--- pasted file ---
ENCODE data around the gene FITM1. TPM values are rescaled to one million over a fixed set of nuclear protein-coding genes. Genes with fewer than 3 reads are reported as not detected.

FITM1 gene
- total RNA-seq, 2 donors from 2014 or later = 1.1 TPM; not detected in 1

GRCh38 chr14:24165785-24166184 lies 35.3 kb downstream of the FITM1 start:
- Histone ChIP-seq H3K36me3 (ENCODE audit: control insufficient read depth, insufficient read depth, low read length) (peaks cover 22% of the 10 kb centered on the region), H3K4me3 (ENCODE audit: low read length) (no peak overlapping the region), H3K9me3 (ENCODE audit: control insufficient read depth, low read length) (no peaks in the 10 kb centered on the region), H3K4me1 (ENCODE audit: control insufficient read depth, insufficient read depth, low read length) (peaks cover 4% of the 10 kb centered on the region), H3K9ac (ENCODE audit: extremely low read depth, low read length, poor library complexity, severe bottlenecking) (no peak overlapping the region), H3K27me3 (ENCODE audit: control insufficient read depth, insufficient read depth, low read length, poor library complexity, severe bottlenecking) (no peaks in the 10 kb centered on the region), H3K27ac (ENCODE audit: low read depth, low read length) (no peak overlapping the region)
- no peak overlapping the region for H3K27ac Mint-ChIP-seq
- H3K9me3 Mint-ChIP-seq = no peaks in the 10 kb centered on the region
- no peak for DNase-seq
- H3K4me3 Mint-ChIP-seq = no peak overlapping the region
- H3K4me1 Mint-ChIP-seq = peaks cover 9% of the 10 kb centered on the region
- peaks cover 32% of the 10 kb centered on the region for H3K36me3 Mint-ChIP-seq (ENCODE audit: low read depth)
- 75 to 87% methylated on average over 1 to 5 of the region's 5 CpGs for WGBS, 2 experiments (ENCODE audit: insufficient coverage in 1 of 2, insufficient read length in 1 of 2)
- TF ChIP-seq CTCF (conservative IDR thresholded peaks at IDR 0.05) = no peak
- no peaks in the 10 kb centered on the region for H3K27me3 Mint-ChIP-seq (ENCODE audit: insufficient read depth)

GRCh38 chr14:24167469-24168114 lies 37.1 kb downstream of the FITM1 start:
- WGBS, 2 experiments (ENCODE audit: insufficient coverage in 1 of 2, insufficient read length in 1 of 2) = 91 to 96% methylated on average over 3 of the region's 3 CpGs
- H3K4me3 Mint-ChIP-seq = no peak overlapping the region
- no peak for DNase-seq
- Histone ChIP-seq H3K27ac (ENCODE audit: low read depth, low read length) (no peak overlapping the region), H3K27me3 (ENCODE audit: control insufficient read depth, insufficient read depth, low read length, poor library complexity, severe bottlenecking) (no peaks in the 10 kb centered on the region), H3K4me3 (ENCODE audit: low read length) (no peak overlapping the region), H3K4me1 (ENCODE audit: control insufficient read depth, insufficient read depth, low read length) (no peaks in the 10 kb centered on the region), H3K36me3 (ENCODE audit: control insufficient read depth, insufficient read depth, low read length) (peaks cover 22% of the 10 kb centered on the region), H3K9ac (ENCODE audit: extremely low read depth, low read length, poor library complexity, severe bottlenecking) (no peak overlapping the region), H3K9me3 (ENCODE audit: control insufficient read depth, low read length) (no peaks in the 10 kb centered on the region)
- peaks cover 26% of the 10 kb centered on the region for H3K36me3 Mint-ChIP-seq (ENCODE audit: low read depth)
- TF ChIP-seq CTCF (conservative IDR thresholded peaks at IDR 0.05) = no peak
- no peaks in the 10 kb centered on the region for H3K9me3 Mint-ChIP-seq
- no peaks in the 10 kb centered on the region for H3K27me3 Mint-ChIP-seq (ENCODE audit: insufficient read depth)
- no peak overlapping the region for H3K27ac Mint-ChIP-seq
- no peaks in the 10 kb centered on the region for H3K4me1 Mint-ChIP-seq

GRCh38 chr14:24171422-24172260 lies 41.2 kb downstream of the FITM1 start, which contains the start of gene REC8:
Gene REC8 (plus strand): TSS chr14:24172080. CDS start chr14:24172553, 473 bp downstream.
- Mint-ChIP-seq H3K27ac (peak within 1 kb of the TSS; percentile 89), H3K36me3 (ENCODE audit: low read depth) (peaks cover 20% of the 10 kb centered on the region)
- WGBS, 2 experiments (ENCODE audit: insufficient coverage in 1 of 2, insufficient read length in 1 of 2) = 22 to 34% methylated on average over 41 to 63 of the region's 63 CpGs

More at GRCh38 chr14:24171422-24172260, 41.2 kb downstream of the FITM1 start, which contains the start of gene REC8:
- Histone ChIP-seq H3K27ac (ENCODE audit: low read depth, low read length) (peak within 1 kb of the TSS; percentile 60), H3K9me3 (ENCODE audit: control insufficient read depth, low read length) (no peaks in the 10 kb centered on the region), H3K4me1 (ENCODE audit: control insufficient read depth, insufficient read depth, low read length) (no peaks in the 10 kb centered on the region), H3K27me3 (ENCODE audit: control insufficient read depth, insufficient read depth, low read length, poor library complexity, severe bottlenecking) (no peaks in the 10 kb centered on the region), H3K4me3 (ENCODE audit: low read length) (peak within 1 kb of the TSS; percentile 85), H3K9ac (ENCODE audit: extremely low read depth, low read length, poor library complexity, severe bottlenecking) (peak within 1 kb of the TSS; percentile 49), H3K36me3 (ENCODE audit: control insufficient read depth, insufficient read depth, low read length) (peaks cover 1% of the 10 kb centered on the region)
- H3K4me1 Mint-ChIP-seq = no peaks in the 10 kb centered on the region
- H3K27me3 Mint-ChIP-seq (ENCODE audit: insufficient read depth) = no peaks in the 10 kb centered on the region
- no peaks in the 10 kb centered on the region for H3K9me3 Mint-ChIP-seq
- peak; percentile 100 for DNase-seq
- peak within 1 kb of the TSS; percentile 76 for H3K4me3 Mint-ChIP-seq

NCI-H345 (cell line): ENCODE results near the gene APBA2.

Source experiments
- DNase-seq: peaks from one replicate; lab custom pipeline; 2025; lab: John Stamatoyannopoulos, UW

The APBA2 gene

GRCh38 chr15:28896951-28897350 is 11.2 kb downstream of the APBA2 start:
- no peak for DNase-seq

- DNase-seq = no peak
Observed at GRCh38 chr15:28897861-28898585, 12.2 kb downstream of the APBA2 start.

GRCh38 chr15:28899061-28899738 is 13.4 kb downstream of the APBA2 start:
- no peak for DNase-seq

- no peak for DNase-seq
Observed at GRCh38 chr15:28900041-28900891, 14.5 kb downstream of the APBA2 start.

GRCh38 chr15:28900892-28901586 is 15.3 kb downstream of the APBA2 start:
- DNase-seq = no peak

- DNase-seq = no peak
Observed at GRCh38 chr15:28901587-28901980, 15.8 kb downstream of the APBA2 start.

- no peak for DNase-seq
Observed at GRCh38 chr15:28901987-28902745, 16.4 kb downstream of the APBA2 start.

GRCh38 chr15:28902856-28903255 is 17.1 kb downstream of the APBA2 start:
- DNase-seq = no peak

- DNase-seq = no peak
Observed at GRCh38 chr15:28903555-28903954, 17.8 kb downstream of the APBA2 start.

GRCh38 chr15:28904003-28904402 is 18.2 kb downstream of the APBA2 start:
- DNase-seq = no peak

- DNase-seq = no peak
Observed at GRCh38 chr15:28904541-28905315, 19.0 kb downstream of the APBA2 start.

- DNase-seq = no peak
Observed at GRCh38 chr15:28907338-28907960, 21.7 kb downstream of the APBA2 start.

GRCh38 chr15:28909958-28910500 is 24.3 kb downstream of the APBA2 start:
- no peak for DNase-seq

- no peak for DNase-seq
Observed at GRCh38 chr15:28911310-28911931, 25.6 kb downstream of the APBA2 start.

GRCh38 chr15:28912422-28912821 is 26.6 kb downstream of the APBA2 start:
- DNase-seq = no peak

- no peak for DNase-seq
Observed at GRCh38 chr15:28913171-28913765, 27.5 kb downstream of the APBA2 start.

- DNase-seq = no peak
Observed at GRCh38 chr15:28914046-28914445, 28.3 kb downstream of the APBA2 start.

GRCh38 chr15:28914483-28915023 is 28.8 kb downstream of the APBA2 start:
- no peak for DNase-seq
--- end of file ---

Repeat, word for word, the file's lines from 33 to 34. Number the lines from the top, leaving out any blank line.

- H3K27me3 Mint-ChIP-seq (ENCODE audit: insufficient read depth) = no peaks in the 10 kb centered on the region
- no peaks in the 10 kb centered on the region for H3K9me3 Mint-ChIP-seq